- Widom, S. (2007). Dumont K., Czaja, S. "A Prospective Investigation of Major Depressive Disorder and Comorbidity in Abused and Neglected Children Grown Up". Archives of General Psychiatry. 64 (1): 49. doi:10.1001/archpsyc.64.1.49.; lay summary
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- Terri L. Messman-Moore & Patricia J. Long, "Child Sexual Abuse and Revictimization in the Form of Adult Sexual Abuse, Adult Physical Abuse, and Adult Psychological Maltreatment," 15 Journal of Interpersonal Violence 489 (2000).
- Dinwiddie S, Heath AC, Dunne MP, et al. (2000). "Early sexual abuse and lifetime psychopathology: a co-twin-control study." Psychological Medicine, 30:41–52
- Courtois, Christine A. (1988). Healing the Incest Wound: Adult Survivors in Therapy. W. W. Norton & Company. pp. p208. ISBN 0393313565.CS1 maint: extra text (link)
- Feelgood S, Hoyer J (2008). "Child molester or paedophile? Sociolegal versus psychopathological classification of sexual offenders against children". Journal of Sexual Aggression. 14 (1): 33–43. doi:10.1080/13552600802133860.
- Seto, Michael (2008). Pedophilia and Sexual Offending Against Children. Washington, DC: American Psychological Association. p. vii.
- Blaney, Paul H.; Millon, Theodore (2009). Oxford Textbook of Psychopathology (Oxford Series in Clinical Psychology) (2nd ed.). Oxford University Press, USA. p. 528. ISBN 0-19-537421-5.
Some cases of child molestation, especially those involving incest, are committed in the absence of any identifiable deviant erotic age preference.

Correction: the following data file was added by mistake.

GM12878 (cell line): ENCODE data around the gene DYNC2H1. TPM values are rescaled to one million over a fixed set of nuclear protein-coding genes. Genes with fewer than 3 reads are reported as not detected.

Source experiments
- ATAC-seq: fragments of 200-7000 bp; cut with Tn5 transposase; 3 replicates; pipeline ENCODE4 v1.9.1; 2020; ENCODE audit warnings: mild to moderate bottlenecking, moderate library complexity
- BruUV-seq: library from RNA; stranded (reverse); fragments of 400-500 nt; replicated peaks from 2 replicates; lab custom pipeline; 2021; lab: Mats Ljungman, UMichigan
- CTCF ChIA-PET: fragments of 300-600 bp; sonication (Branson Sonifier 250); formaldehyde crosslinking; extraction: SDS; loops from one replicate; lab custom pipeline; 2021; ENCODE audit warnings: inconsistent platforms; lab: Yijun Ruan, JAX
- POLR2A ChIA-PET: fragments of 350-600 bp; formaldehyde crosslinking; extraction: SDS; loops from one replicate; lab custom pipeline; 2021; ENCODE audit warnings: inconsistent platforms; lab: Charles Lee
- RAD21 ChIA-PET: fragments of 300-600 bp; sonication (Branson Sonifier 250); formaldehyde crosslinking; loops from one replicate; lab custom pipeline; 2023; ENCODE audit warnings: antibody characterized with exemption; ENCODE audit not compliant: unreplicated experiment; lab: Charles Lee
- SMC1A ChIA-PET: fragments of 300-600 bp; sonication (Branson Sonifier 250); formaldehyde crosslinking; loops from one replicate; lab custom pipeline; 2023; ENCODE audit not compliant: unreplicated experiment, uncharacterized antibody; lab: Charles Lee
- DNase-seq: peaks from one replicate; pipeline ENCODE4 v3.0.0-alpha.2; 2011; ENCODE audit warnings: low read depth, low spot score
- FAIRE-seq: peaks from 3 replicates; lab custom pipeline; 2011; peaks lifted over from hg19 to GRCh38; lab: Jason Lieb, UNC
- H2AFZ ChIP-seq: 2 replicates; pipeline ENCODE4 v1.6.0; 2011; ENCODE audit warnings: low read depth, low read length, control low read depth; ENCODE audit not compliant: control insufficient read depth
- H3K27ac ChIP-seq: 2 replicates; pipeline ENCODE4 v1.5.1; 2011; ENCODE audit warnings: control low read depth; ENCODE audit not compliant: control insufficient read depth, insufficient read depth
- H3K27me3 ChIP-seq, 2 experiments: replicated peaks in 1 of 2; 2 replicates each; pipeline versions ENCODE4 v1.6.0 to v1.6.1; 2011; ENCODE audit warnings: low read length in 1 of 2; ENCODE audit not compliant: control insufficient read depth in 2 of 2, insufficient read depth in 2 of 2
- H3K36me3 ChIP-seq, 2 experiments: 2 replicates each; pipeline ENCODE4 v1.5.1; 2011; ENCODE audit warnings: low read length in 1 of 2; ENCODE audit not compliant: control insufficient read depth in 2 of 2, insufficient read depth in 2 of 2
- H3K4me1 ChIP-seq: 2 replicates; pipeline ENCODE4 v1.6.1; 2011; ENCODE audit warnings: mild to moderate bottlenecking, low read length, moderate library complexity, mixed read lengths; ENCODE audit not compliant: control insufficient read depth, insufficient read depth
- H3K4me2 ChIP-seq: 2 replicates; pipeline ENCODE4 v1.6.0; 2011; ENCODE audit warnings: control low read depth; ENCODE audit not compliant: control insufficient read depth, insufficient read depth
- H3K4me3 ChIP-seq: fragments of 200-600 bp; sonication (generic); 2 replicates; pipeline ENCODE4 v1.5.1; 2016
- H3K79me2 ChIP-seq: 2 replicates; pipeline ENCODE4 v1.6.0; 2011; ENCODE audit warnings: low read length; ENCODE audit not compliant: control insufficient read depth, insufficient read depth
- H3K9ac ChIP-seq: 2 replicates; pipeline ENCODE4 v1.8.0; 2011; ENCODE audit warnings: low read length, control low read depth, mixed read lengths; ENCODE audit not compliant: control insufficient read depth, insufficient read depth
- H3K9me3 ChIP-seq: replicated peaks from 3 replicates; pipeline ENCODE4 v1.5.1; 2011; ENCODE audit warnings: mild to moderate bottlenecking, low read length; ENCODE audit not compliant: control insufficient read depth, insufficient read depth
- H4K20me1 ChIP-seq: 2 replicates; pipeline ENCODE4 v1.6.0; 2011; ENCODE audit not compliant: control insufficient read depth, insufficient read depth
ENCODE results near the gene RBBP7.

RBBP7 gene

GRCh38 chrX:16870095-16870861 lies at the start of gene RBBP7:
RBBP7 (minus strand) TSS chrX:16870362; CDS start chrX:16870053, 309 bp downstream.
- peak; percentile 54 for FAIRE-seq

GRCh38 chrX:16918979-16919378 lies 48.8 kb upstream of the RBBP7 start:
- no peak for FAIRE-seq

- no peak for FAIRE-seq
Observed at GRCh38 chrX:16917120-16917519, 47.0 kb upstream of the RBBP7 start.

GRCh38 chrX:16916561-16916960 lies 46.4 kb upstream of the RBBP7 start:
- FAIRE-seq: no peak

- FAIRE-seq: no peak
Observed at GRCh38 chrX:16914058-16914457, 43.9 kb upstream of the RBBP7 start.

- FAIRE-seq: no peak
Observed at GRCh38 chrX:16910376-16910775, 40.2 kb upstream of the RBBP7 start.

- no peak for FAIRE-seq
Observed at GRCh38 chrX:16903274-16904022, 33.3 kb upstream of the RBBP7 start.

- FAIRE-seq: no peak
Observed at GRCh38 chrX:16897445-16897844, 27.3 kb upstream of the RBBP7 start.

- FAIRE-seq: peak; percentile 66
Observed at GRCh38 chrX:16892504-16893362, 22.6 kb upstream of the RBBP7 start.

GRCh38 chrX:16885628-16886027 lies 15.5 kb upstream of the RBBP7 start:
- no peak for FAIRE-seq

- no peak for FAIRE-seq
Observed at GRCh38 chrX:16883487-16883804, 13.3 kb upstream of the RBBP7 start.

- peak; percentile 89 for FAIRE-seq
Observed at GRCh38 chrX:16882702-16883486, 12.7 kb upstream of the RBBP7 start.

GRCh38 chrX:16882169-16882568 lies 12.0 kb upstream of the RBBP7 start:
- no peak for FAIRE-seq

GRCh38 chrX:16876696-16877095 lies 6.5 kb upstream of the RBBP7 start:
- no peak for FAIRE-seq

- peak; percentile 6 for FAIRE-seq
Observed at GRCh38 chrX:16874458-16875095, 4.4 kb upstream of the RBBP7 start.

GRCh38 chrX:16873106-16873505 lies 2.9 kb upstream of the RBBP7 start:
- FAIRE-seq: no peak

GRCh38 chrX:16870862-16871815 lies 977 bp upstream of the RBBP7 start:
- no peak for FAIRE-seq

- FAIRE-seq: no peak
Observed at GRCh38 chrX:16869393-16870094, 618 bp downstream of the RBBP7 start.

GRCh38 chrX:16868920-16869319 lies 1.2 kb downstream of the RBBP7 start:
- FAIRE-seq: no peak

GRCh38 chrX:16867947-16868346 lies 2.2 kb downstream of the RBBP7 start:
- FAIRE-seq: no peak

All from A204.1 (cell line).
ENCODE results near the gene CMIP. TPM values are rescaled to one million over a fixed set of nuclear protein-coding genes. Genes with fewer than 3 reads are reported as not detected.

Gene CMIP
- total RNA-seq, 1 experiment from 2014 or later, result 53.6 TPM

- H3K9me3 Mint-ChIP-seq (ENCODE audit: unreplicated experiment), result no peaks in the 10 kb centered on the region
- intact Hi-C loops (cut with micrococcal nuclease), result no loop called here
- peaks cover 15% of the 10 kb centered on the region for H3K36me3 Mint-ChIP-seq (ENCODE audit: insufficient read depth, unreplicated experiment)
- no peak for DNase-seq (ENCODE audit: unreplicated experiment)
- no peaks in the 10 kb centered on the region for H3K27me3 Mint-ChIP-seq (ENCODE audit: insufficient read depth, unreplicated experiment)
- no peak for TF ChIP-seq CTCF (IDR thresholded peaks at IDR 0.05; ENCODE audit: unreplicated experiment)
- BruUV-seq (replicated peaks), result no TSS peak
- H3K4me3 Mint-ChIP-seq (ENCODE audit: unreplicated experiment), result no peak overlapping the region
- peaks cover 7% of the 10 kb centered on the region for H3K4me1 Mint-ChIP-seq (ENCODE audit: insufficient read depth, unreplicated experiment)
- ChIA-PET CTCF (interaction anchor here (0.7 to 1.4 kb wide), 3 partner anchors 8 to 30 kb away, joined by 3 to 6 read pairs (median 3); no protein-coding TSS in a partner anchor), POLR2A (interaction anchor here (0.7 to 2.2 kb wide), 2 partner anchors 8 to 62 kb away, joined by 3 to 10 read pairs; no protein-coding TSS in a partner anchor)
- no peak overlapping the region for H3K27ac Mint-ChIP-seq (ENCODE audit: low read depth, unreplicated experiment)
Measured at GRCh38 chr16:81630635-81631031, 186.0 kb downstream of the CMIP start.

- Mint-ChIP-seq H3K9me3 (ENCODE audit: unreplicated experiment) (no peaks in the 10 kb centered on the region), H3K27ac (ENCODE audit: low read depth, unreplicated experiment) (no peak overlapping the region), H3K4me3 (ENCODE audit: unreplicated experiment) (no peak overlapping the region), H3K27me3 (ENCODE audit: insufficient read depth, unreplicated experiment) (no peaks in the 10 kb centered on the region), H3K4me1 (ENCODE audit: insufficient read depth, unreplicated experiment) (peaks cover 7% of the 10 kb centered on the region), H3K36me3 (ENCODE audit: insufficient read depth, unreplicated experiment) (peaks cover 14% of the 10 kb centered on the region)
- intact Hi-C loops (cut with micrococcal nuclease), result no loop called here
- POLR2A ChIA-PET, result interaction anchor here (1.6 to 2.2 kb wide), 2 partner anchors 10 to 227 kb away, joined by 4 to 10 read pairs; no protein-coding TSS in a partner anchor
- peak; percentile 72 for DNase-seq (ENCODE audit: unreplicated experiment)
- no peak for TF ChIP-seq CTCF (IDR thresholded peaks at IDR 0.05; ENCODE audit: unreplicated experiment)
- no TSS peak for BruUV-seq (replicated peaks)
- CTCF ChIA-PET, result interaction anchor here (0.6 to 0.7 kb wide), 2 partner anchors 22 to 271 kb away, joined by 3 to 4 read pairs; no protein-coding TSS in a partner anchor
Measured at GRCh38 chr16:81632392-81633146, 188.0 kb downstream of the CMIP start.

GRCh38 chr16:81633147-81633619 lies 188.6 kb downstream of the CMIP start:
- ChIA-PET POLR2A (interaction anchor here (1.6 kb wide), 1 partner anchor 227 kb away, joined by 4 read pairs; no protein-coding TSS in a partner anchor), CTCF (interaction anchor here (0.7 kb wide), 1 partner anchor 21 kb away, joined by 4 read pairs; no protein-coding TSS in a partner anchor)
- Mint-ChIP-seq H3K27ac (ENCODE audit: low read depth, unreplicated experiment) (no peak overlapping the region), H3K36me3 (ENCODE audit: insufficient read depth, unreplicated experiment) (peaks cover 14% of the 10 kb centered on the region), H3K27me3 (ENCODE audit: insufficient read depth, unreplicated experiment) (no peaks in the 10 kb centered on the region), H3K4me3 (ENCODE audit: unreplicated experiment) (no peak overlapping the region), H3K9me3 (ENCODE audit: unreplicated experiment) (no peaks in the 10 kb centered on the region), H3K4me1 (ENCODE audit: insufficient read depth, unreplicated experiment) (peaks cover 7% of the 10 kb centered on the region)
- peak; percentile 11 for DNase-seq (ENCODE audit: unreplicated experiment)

- Julia Whealin, Ph.D. (May 22, 2007). "Child Sexual Abuse". National Center for Posttraumatic Stress Disorder, US Department of Veterans Affairs.
- David Finkelhor (summer/fall 1994). "Current Information on the Scope and Nature of Child Sexual Abuse" (PDF). The Future of Children. (1994) 4(2): 31-53. Check date values in:
- Family Research Laboratory
- Kevin M. Gorey and Donald R. Leslie. "The prevalence of child sexual abuse: Integrative review adjustment for potential response and measurement biases". Child Abuse & Neglect. Elsevier Science Ltd. Volume 21, Issue 4, April 1997: pp391-398. doi:10.1016/S0145-2134(96)00180-9.CS1 maint: uses authors parameter (link) CS1 maint: extra text (link)
- Waterman, Jill (1993). Behind the Playground Walls - Sexual Abuse in Preschools. Kelly, Robert J.; Oliveri, Mary Kay; and McCord, Jane. New York, London: The Guilford Press. ISBN 0-89862-523-8.
- Davis, Laura; Bass, Ellen (1994). The courage to heal: a guide for women survivors of child sexual abuse: featuring "Honoring the truth, a response to the backlash". New York: HarperPerennial. ISBN 0060950668.CS1 maint: multiple names: authors list (link)
- Lew, Mike. Victims No Longer (Second Edition) : The Classic Guide for Men Recovering from Sexual Child Abuse. Perennial Currents. ISBN 006053026X.
- U.S. Dept. of Health and Human Services, Executive Summary of the Third National Incidence Study of Child Abuse and Neglect, 1996.
- Vigil, J. et al., A Life History Assessment of Early Childhood Sexual Abuse in Women, Developmental Psychology, 2005.